An XI of the best signings made by Champions League winners

Date published: Monday 3rd June 2019 8:00

Liverpool are already responsible for one of the best signings made by a Champions League winner...

Who might Liverpool bring in after their sixth European Cup? It will take quite something to break onto this list…

 

GK: Pepe Reina (Liverpool, 2005)
Just as he himself had replaced Sander Westerveld in the immediate aftermath of Liverpool’s budget Treble season in the summer of 2001, Jerzy Dudek was barely six weeks into his reign as a jelly-legged European champion before Rafael Benitez drafted Pepe Reina in from Villarreal. The Spaniard was ten years younger and infinitely better than his adversary, barely breaking a sweat as he wrestled the starting spot from Dudek’s grasp.

Reina’s haul of one FA Cup, a League Cup, a Community Shield and a UEFA Super Cup masks what was generally an excellent nine years on Merseyside. As phenomenal as Alisson has been in his debut Liverpool season, the 34 goals he conceded in his first 50 games fell short of the club-record mark of 29 that Reina set. His clean sheet average of 47.02% remains a Premier League record for those with more than 100 appearances – and all for £6.8m.

 

CB: Cesar Azpilicueta (Chelsea, 2012)
“I’d say, for consistency of performances, it would be one of the Chelsea lads and I’d probably say Azpilicueta,” was Gary Neville’s answer as to the Premier League’s best defender in November 2014. “He’s immaculate,” he added, with Jamie Carragher noting that “he’d be my number one”.

The Spaniard’s levels have dipped a little since – even with two Premier League titles, one FA Cup, one League Cup and two Europa Leagues added to his medal collection – but he remains a fine player. Chelsea have rarely spent £7m so wisely.

 

CB: Pepe (Porto, 2004)
It took seven days for Jose Mourinho to leave for Chelsea, with Paulo Ferreira and Ricardo Carvalho following soon after. All three Champions League final goalscorers headed elsewhere: Deco to Barcelona, Carlos Alberto to Corinthians and Dmitri Alenichev to Spartak Moscow. Derlei (Dinamo Moscow), Pedro Mendes (Tottenham) and Sergio Conceicao (Standard Liege) were just three more of those who left Porto’s treble winners in the lurch.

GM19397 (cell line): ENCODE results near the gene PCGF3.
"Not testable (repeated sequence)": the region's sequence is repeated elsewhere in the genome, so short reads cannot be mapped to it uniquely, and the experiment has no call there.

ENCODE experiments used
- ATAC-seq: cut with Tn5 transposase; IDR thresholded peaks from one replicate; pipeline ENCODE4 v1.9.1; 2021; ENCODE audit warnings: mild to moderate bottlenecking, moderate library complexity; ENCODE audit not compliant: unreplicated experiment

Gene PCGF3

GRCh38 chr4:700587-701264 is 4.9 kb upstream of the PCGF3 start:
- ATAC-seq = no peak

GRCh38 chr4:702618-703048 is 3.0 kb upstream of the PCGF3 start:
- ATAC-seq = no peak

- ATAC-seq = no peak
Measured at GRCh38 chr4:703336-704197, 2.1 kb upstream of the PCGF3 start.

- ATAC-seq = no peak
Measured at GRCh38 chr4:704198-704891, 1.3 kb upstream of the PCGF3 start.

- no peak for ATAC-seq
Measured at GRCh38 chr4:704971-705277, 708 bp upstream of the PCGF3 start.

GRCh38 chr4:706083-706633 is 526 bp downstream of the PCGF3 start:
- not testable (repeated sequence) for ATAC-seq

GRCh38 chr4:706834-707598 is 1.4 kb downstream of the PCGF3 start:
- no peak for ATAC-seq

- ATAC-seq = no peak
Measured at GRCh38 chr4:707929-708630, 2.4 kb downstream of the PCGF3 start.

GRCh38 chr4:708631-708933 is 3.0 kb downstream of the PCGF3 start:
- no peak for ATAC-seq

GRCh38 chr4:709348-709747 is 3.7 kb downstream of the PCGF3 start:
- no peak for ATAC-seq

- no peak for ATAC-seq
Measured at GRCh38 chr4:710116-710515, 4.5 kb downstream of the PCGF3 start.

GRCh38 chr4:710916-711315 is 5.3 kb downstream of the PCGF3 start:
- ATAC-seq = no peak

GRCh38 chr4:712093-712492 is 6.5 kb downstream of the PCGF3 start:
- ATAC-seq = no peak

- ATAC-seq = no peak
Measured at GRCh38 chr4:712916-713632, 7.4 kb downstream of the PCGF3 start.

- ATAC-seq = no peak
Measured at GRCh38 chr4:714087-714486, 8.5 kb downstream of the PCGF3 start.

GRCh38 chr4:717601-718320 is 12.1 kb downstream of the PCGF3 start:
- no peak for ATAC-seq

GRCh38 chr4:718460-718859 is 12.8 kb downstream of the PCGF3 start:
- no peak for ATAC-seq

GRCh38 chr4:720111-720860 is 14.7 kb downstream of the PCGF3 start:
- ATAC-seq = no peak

Sixteen-year-old midfield prodigy Anderson arrived, as did Helder Postiga, Diego, Ricardo Quaresma and Luis Fabiano. But perhaps the most notable signing was that of Pepe from Maritimo. The 21-year-old soon became a first-team fixture under Victor Fernandez, eventually joining Real Madrid in 2007 for €30m.

 

CB: Paolo Montero (Juventus, 1996)
Just as no player has received more Serie A red cards (16), no player has appeared in more Champions League finals (3) without ever winning one than Paolo Montero. There is a certain cruelty in joining the newly-crowned European champions in 1996 only to fail to ever clear that last hurdle during an otherwise productive nine-year stay in Turin. The Uruguayan, once described alongside Ciro Ferrara as “the toughest defenders I played against” by Ryan Giggs, won four Serie A titles, three Supercoppas Italiana and a Super Cup and Intercontinental Cup each before returning to South America.

 

DM: Claude Makelele (Real Madrid, 2000)
As the engine of a Celta Vigo side that combined La Liga finishes of fifth and seventh with consecutive UEFA Cup quarter finals in his first two seasons in Spain, Claude Makelele’s eventual ascension to the Real Madrid throne felt inevitable. And while a painfully short three years at the Bernabeu ended amid manager sackings, contract requests and Bentley comparisons, the midfielder solidified his reputation as one of the world’s leading defensive midfielders. Real did not win another title for four years after his departure, in which time he won two Premier Leagues with Chelsea.

 

DM: Toni Kroos (Real Madrid, 2014)